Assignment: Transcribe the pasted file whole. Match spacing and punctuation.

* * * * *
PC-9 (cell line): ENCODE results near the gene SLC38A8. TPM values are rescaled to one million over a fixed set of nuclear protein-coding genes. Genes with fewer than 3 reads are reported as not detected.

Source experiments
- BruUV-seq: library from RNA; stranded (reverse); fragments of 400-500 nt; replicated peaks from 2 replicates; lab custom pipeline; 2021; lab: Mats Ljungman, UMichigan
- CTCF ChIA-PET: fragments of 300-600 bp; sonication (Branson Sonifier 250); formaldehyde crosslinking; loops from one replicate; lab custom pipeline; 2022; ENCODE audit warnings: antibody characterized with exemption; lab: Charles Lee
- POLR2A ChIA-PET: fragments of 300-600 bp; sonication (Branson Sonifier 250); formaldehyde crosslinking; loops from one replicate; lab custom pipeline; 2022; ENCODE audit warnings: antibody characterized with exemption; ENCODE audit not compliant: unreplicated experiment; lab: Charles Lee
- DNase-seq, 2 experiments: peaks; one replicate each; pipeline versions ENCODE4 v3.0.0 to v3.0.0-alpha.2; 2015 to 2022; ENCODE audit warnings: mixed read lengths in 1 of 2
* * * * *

PC-9 (cell line): ENCODE results near the gene SLC38A8. TPM values are rescaled to one million over a fixed set of nuclear protein-coding genes. Genes with fewer than 3 reads are reported as not detected.

Source experiments
- BruUV-seq: library from RNA; stranded (reverse); fragments of 400-500 nt; replicated peaks from 2 replicates; lab custom pipeline; 2021; lab: Mats Ljungman, UMichigan
- CTCF ChIA-PET: fragments of 300-600 bp; sonication (Branson Sonifier 250); formaldehyde crosslinking; loops from one replicate; lab custom pipeline; 2022; ENCODE audit warnings: antibody characterized with exemption; lab: Charles Lee
- POLR2A ChIA-PET: fragments of 300-600 bp; sonication (Branson Sonifier 250); formaldehyde crosslinking; loops from one replicate; lab custom pipeline; 2022; ENCODE audit warnings: antibody characterized with exemption; ENCODE audit not compliant: unreplicated experiment; lab: Charles Lee
- DNase-seq, 2 experiments: peaks; one replicate each; pipeline versions ENCODE4 v3.0.0 to v3.0.0-alpha.2; 2015 to 2022; ENCODE audit warnings: mixed read lengths in 1 of 2